The Iraqi Young Leaders Exchange Program, (IYLEP) funded by the U.S. Embassy in Baghdad and implemented by AED, a nonprofit organization working globally to improve education, health, social and economic development, enables 50 highly-motivated undergraduate students from Iraq to attend a six-week intensive academic summer program at a U.S. host university.
Recently, these students visited Washington, D.C., where they had the opportunity to meet with Macon Phillips, Special Assistant to the President and Director for New Media at the White House. Macon discussed the Obama administration’s use of blogs, social networking sites, and text messaging to increase transparency and public participation in governance. The students have shared some insights below from their program and how their worldview and personal view have changed as a direct result of the Iraqi Young Leaders Exchange Program.
“Every hour that we spend here is a new experience because we get to see things that we don’t usually see in Iraq. Here you realize how valuable human life is, and what people should actually do to have a better life. When I walk down the street, I see people running, laughing, jumping, or doing whatever comes to their mind, and no one around them is staring. That is one thing that has really surprised me, because in my country you have to live for the people around you, not for yourself.
IYLEP is a great opportunity for us in a variety of ways.
This trip is not only about what we learn from all those knowledgeable professors inside the classroom, it is also about all the new and beneficial things that we learn from the outer world. This program has proven to be a step toward a better understanding between Iraqis and Americans, which is crucial for both of our countries. Iraq has been isolated for a long time, and the impression that most people have about the United States and its citizens is distorted. Many people in Iraq think of the United States based on what they see on TV. However after we arrived here, we got to look at American society and culture more closely. We also believe that this is a two-way learning experience. While we are trying to learn about American culture, we are also sharing our traditions, norms, and values with the Americans we meet.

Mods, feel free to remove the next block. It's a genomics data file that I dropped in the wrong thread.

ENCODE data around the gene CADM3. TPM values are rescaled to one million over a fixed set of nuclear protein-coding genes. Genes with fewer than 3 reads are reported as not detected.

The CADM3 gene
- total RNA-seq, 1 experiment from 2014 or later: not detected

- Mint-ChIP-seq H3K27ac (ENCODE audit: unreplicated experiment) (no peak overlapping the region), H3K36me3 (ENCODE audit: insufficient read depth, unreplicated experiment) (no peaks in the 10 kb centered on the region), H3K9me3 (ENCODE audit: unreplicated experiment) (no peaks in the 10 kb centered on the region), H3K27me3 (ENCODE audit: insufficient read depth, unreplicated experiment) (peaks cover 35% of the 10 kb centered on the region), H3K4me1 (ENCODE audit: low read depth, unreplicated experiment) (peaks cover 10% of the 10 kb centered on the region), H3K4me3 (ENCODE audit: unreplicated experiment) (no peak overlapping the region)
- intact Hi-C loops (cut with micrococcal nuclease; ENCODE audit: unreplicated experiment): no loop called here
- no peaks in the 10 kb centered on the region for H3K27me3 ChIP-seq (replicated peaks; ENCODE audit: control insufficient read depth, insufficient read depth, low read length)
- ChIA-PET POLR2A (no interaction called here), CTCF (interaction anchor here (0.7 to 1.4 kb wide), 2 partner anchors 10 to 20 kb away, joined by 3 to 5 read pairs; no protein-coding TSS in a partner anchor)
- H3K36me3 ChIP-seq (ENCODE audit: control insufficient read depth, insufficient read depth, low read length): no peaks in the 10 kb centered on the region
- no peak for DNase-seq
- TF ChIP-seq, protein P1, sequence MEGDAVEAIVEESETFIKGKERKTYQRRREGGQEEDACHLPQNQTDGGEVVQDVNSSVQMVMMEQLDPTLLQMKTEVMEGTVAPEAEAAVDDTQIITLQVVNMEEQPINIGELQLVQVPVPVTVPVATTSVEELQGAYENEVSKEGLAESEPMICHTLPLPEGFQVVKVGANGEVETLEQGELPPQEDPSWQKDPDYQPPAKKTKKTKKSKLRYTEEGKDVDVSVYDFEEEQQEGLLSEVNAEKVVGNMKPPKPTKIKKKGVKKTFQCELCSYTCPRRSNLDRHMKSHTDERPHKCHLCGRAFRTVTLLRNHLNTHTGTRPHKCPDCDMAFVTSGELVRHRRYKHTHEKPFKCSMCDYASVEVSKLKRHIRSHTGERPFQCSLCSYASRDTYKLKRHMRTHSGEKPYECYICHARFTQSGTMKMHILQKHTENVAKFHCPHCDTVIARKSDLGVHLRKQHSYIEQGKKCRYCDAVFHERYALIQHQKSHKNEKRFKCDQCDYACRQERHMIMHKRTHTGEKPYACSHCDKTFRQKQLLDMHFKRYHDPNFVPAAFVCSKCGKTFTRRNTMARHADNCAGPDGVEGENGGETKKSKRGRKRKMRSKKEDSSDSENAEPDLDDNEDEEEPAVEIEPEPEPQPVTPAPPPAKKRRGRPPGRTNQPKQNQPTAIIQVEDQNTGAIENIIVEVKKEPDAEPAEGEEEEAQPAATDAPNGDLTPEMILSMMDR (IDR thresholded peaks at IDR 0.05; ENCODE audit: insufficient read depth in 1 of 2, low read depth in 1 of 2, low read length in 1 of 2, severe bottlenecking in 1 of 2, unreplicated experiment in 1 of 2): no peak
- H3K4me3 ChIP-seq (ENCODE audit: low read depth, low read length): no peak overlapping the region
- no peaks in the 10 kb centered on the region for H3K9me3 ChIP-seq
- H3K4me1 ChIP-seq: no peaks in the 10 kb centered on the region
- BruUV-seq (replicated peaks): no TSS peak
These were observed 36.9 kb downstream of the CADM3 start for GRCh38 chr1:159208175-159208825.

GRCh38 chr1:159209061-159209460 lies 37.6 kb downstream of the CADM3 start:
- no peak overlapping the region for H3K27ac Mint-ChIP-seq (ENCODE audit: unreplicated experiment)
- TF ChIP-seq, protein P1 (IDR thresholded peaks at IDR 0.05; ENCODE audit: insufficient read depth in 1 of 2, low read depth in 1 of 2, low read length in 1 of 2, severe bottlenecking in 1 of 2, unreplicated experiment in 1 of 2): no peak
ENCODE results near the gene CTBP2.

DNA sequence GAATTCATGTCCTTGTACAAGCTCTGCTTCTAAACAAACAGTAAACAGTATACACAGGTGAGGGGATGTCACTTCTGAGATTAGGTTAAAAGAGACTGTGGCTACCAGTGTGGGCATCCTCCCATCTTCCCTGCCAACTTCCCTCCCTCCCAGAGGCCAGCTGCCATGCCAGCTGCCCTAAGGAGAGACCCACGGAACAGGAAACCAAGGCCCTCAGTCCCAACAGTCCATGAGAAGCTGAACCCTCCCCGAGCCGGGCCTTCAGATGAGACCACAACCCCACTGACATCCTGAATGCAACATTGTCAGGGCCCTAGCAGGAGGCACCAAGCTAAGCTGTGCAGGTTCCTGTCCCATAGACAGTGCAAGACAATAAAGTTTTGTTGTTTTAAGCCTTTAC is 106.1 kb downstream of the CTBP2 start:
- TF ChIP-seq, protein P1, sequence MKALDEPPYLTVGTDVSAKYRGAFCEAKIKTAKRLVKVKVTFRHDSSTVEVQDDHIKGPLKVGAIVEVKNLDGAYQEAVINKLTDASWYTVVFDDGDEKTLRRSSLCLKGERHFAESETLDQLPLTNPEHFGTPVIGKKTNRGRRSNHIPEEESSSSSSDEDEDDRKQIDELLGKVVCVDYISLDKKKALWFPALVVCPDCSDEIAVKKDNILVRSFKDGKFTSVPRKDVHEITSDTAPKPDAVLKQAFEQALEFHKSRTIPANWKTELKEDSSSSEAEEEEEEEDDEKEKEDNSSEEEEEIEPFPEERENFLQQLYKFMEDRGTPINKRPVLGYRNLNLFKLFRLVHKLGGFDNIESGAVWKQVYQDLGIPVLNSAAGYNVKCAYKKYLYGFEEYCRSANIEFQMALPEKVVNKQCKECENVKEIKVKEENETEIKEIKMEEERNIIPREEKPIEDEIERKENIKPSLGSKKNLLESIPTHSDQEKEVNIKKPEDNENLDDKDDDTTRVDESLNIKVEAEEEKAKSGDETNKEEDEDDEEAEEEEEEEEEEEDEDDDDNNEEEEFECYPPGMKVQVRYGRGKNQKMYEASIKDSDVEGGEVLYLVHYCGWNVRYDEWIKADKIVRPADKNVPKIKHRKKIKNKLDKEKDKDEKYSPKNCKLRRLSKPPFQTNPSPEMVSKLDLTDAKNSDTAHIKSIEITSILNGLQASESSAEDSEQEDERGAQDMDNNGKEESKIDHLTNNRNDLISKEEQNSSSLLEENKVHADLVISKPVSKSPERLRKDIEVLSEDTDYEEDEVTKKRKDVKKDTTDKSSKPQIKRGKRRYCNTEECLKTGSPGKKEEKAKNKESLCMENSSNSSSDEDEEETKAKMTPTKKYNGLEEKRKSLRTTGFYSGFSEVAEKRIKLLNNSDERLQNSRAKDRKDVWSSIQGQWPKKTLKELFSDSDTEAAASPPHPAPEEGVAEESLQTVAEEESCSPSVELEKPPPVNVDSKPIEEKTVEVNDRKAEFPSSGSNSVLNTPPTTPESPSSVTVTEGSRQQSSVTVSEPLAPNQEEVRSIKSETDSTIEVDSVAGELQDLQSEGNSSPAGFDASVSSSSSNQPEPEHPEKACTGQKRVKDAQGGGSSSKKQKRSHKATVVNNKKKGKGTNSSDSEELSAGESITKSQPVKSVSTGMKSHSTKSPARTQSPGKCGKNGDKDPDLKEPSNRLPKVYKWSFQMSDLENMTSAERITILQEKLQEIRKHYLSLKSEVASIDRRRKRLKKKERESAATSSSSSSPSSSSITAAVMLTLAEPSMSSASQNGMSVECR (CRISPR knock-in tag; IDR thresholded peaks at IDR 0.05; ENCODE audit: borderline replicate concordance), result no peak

The diversity of American culture is not the only thing we are amazed by, but also by how this nation embraces every culture under the concepts of equality and justice. Admittedly, there is not equality and justice everywhere in the United States, but we have learned that they are key concepts that allow this large country to exist peacefully. Furthermore, it is very interesting how we can live with and adapt to people having different cultures, norms, religions and beliefs, and share our own stories and lives with them. It is a totally new experience, and is teaching me to know about the real personalities of my colleagues, far away from society-imposed social barriers that might make them act differently.
We are all proud of ourselves to become young leaders and very soon to be leaders in our communities. I have faith that we are the young leaders. We have the ability, not just to resist the current situation, but also to work hard to change it. As a result of our experiences here and the one of future IYLEP students, we will be able to change the way our people see America and the American people. Being IYLEP students has influenced every one of us, regardless of our age, religion, or background.
Most of us have never been outside Iraq, so coming to the U.S. is a great, but wonderful challenge. We cannot thank America and the American people enough for this opportunity. We will carry every experience, idea, and knowledge we learned in the U.S to implement back home. We now understand that community is at the heart of every society and that informing the entire society about its different communities is the first step towards peace and a better understanding.”
is a Director for Iraq for the National Security Council